- freely available
Autoproteolytic Activation of Bacterial Toxins
AbstractProtease domains within toxins typically act as the primary effector domain within target cells. By contrast, the primary function of the cysteine protease domain (CPD) in Multifunctional Autoprocessing RTX-like (MARTX) and Clostridium sp. glucosylating toxin families is to proteolytically cleave the toxin and release its cognate effector domains. The CPD becomes activated upon binding to the eukaryotic-specific small molecule, inositol hexakisphosphate (InsP6), which is found abundantly in the eukaryotic cytosol. This property allows the CPD to spatially and temporally regulate toxin activation, making it a prime candidate for developing anti-toxin therapeutics. In this review, we summarize recent findings related to defining the regulation of toxin function by the CPD and the development of inhibitors to prevent CPD-mediated activation of bacterial toxins.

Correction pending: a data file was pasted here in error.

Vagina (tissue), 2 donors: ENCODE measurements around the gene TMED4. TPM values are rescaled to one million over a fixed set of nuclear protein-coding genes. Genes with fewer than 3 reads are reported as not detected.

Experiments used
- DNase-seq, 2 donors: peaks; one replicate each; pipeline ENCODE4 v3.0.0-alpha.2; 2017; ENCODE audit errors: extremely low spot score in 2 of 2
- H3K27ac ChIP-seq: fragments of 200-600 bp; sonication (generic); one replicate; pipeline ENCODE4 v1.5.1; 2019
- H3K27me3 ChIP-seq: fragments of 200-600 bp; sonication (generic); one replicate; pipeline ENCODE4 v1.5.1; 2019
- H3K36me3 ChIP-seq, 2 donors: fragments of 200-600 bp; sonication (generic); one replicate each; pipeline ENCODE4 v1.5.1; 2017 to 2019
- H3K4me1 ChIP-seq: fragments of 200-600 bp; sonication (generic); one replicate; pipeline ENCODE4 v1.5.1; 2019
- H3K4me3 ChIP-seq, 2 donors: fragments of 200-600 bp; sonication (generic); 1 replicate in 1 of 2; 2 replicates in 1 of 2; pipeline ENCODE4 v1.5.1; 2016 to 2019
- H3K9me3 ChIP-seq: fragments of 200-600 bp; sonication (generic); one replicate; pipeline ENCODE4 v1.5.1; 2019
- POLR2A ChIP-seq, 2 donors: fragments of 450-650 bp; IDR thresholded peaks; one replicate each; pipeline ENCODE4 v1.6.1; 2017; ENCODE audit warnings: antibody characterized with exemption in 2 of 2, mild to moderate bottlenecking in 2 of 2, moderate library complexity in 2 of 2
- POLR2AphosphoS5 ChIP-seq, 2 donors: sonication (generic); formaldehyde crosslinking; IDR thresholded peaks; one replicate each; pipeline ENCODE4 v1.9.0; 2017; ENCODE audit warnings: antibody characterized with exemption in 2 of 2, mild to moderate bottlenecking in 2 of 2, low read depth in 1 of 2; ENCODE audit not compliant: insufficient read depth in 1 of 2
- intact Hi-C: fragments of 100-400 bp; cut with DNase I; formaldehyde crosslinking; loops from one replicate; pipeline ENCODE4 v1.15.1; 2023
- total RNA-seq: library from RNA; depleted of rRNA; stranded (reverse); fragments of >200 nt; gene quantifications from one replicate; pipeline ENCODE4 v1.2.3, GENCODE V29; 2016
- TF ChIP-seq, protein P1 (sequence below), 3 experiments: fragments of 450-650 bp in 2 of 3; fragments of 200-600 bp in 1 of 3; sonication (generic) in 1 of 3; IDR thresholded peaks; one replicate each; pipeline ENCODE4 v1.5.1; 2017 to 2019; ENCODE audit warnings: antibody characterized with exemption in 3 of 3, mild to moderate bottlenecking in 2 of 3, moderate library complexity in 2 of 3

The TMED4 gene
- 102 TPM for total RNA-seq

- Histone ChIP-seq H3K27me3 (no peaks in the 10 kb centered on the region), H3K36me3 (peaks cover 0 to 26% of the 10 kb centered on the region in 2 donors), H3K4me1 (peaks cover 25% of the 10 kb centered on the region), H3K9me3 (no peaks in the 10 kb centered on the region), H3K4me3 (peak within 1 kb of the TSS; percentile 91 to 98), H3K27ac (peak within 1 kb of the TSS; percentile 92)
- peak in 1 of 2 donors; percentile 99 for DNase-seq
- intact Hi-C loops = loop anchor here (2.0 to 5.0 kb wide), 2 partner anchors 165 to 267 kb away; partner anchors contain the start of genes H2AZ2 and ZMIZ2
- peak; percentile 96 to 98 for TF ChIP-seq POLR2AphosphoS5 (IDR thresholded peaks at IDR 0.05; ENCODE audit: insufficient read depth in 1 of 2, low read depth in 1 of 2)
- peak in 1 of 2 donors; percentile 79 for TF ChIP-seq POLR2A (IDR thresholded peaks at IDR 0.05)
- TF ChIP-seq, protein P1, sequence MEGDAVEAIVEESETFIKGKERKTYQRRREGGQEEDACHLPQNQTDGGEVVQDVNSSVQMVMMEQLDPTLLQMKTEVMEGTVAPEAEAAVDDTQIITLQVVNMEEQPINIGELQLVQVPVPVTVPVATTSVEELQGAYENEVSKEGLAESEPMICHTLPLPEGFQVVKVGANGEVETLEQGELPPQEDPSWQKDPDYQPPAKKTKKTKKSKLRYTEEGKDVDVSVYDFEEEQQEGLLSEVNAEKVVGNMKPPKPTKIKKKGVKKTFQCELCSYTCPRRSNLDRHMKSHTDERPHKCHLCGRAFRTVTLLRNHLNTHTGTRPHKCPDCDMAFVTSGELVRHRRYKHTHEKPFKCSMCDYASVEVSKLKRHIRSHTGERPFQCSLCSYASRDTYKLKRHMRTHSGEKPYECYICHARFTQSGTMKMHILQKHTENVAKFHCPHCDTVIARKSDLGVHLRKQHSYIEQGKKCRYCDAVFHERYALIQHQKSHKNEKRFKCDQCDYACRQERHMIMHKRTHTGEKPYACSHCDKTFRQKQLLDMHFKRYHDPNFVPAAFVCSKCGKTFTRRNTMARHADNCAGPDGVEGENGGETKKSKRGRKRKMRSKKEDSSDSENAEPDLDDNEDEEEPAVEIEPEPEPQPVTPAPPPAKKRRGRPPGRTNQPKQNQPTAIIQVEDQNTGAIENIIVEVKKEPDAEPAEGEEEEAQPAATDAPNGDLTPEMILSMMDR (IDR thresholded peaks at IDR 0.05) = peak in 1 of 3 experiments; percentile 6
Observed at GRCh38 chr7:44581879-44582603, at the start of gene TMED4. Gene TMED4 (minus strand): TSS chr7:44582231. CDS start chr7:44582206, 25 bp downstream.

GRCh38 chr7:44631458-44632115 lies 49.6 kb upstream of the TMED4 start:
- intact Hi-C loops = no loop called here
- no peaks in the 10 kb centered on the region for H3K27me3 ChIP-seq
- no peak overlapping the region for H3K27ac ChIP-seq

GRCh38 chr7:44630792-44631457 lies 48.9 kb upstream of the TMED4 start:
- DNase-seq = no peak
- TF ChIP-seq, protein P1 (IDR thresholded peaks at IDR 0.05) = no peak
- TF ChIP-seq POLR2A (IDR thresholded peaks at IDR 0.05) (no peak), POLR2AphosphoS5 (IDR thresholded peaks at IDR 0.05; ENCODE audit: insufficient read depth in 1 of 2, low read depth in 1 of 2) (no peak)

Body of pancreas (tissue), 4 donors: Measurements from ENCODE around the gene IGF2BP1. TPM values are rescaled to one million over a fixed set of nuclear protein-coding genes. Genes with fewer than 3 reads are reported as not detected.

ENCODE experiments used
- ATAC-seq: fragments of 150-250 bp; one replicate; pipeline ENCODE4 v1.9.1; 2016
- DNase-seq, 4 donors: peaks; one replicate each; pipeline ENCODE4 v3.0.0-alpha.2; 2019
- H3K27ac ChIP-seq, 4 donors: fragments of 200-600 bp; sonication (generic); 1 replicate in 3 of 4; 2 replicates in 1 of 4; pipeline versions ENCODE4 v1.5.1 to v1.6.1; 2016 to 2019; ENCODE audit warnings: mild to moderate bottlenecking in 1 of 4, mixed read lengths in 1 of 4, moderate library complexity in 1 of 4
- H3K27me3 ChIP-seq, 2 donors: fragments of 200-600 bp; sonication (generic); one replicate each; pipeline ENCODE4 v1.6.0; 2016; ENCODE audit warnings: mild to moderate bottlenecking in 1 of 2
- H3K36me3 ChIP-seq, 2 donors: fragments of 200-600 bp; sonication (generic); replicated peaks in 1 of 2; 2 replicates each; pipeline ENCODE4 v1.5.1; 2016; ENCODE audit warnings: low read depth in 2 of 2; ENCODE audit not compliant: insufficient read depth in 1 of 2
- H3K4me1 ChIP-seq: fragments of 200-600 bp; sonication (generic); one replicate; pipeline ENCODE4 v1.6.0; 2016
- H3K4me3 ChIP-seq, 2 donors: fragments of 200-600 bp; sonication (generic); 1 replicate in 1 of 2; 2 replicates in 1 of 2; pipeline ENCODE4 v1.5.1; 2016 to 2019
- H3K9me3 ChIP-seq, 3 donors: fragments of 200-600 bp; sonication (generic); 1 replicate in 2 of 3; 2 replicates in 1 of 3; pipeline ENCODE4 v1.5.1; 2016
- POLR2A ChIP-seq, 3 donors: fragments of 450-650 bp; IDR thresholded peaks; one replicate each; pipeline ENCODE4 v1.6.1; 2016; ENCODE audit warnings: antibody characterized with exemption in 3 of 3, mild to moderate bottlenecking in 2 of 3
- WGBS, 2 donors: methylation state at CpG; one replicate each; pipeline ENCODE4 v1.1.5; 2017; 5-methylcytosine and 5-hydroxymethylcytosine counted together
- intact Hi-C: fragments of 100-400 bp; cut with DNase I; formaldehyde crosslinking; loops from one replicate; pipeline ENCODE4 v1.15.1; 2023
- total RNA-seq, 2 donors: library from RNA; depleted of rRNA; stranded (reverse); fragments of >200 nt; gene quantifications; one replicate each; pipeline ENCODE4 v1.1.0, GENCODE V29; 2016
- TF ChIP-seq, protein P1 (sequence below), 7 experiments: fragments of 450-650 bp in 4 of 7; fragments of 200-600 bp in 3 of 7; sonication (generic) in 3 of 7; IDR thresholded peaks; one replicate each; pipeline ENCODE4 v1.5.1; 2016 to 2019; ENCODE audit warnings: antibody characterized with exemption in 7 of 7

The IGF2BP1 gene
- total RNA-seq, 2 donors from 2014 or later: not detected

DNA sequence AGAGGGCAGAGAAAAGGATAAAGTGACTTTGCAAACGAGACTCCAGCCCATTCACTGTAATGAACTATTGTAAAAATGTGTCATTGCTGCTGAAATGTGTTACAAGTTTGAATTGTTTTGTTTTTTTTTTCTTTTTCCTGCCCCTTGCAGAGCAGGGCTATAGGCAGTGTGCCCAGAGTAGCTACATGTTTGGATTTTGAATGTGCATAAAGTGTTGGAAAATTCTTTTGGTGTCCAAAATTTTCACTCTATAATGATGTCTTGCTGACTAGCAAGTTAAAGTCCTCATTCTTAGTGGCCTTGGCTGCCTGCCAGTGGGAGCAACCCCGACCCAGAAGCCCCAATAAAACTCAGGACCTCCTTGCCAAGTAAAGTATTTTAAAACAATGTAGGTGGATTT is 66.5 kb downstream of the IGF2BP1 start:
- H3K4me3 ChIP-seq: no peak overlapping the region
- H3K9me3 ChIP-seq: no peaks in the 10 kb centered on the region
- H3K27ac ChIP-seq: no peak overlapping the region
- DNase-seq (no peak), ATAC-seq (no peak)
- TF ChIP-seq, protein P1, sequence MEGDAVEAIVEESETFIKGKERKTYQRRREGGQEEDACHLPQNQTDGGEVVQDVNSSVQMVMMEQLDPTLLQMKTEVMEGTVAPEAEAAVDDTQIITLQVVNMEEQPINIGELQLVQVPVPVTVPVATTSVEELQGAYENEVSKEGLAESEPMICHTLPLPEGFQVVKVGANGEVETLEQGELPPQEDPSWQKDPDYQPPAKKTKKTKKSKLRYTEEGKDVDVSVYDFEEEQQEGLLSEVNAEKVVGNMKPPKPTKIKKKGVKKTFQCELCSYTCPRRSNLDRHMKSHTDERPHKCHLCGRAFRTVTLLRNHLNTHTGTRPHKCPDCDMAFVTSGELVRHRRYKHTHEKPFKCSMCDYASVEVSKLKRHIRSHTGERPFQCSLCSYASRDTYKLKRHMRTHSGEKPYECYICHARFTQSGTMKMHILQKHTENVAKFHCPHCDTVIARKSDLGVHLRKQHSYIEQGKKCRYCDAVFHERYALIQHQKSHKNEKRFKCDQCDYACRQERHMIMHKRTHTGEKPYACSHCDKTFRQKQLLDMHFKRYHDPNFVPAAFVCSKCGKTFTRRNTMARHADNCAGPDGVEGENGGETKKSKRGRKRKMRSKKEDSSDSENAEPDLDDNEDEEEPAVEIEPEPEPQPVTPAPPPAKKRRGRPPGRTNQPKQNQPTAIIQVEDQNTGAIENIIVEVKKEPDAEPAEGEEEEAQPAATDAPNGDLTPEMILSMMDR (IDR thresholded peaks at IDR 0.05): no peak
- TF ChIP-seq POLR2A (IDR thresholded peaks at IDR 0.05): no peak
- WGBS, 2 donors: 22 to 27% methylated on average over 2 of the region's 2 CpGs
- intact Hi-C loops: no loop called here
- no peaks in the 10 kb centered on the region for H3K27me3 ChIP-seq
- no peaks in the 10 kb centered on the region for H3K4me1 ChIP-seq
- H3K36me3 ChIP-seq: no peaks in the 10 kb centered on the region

Share & Cite This Article
Shen, A. Autoproteolytic Activation of Bacterial Toxins. Toxins 2010, 2, 963-977.View more citation formats
Shen A. Autoproteolytic Activation of Bacterial Toxins. Toxins. 2010; 2(5):963-977.Chicago/Turabian Style
Shen, Aimee. 2010. "Autoproteolytic Activation of Bacterial Toxins." Toxins 2, no. 5: 963-977.
Notes: Multiple requests from the same IP address are counted as one view.